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A York City councilman wants to resurrect a plan to crack down on "nuisance properties" in the city, but the initiative might unleash a dormant controversy over whether the program puts domestic abuse victims at risk.

City Council President Henry Nixon said the council continues to hear complaints regarding "nuisance properties," or properties that continually require a police presence to curb criminal activity. 

The city addressed this problem several years ago by establishing a nuisance abatement program, he said, but it hasn't been enforced in recent years, as no employees have been available to keep accurate records.

Nixon is advocating hiring a part-time employee to fulfill that responsibility, and if that's not financially feasible, the city could assign the responsibility to a current city employee, he said.

The current plan:  Article 1751, the city's nuisance abatement plan, functions via a points system.

A property receives points each time a police officer responds to criminal activity there. According to the plan, a property that racks up 12 or more points in six months, or 18 or more points in 12 months, may be shut down by the city. 

Criminal violations receive a specific number of points based on the severity of the violation.

For example, eight points are assigned for sexual offenses and instances of organized crime and six points for offenses such as reckless endangerment and endangering the welfare of children. Four points are assigned for noise complaints, disorderly conduct, public drunkenness and similar violations. 

A conviction is not required for points. Rather, police must establish a "preponderance of evidence" showing that a crime occurred at that location.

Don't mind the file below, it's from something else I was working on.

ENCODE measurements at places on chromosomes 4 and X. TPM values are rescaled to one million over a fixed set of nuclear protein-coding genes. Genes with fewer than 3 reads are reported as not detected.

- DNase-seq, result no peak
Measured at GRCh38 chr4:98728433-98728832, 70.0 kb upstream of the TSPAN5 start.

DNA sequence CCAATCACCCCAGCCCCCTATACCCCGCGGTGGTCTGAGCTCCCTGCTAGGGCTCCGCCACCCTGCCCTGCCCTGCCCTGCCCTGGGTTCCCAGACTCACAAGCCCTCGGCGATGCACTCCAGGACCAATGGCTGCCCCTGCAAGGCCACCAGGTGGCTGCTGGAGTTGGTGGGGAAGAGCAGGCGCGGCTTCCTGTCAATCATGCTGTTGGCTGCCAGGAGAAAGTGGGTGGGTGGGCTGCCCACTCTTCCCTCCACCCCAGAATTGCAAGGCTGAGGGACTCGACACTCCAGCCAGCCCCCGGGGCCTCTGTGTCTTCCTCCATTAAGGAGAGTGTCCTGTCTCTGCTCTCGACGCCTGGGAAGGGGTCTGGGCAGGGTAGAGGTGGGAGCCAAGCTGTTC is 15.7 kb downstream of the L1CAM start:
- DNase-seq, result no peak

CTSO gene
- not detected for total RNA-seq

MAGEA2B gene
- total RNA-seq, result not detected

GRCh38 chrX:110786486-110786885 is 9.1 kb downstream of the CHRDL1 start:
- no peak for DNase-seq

More: EDITORIAL: West York tackles blight

After a violation, property owners receive a notice explaining why the points have been assigned and are asked to address the situation to prevent future police visits, which include terminating "the lease of any tenant who is permitting or maintaining the nuisance activity on the property," according to the plan.

In 2012, an ordinance was added to the plan allowing for a written agreement between the city and the property owner. In that case, the property owner may agree to take specific, city-approved actions to "abate, terminate or eliminate the public nuisance" in exchange for the city dropping disciplinary action against the property.  

Legal challenges: The city's abatement plan, in its current form, is a minefield of potential legal and ethical ramifications, according to Rachel Pinsker, legal services manager for the Pennsylvania Coalition Against Domestic Violence.

"The ordinance is really concerning," she said.

Pinsker said the city's current plan immediately reminded her of a nuisance abatement plan that existed in Norristown, Pennsylvania. The plan no longer exists, she said, because it became the subject of a lawsuit that garnered national attention in 2013, in the case of Briggs v. Borough of Norristown. 

The lawsuit was the first filed by the ACLU on behalf of a domestic violence victim who was warned by police that one strike was placed against her landlord's property after she called 911 to report an assault by her ex-boyfriend, who no longer lived with her.